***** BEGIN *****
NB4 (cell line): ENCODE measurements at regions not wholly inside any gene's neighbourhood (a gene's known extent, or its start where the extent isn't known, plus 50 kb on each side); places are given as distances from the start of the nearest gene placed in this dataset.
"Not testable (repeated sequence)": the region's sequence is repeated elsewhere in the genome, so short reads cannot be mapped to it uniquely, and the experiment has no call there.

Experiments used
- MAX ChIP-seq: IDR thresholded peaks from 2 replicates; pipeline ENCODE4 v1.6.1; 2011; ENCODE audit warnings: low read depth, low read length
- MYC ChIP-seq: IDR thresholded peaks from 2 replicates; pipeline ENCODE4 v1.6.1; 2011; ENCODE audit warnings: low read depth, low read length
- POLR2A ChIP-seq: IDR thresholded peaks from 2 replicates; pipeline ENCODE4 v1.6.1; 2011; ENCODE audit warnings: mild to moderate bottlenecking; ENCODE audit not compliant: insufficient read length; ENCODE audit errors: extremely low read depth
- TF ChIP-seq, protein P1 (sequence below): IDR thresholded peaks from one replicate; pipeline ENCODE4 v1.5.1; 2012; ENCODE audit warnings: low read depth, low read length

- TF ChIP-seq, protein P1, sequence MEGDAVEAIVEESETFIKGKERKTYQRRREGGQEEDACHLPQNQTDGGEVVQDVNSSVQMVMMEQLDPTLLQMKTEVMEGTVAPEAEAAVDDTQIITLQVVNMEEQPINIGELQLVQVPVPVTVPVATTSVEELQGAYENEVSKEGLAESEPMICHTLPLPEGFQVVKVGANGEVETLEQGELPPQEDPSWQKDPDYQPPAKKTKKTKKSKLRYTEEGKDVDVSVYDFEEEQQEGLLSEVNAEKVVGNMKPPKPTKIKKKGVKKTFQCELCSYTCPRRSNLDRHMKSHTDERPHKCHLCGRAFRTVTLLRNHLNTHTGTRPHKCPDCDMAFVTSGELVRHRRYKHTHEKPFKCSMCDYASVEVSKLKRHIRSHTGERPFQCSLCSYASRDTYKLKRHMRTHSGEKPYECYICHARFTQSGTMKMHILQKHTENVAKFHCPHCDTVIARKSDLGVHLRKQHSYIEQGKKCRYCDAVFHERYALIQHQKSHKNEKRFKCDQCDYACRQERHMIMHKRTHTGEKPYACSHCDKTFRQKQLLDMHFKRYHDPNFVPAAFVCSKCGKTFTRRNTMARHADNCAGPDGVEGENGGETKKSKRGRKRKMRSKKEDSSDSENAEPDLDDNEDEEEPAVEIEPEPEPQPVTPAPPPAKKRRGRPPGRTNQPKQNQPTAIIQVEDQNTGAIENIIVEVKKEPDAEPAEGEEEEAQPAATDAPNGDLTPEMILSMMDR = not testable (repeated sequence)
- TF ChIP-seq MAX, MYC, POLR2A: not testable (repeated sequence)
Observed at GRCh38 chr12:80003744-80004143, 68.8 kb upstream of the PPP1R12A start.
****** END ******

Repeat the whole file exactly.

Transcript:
NB4 (cell line): ENCODE measurements at regions not wholly inside any gene's neighbourhood (a gene's known extent, or its start where the extent isn't known, plus 50 kb on each side); places are given as distances from the start of the nearest gene placed in this dataset.
"Not testable (repeated sequence)": the region's sequence is repeated elsewhere in the genome, so short reads cannot be mapped to it uniquely, and the experiment has no call there.

Experiments used
- MAX ChIP-seq: IDR thresholded peaks from 2 replicates; pipeline ENCODE4 v1.6.1; 2011; ENCODE audit warnings: low read depth, low read length
- MYC ChIP-seq: IDR thresholded peaks from 2 replicates; pipeline ENCODE4 v1.6.1; 2011; ENCODE audit warnings: low read depth, low read length
- POLR2A ChIP-seq: IDR thresholded peaks from 2 replicates; pipeline ENCODE4 v1.6.1; 2011; ENCODE audit warnings: mild to moderate bottlenecking; ENCODE audit not compliant: insufficient read length; ENCODE audit errors: extremely low read depth
- TF ChIP-seq, protein P1 (sequence below): IDR thresholded peaks from one replicate; pipeline ENCODE4 v1.5.1; 2012; ENCODE audit warnings: low read depth, low read length

- TF ChIP-seq, protein P1, sequence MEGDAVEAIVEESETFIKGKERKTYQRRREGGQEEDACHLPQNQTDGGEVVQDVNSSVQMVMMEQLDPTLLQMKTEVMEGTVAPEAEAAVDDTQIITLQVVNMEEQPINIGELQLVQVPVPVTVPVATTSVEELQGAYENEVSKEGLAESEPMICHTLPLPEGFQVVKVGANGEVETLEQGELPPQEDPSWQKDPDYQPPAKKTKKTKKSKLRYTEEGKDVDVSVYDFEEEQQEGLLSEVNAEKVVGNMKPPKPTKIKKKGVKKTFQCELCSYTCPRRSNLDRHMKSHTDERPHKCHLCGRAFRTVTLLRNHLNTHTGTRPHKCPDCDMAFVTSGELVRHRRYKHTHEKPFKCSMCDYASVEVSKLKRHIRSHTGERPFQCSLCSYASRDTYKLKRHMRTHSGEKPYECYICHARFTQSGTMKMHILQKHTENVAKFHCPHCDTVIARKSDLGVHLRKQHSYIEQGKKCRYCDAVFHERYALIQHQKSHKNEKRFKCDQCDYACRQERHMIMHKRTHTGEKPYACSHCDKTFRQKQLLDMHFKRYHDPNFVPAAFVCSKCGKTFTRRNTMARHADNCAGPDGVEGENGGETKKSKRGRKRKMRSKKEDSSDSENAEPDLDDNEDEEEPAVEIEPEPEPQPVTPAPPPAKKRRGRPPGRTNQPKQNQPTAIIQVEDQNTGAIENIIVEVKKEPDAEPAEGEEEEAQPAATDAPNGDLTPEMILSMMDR = not testable (repeated sequence)
- TF ChIP-seq MAX, MYC, POLR2A: not testable (repeated sequence)
Observed at GRCh38 chr12:80003744-80004143, 68.8 kb upstream of the PPP1R12A start.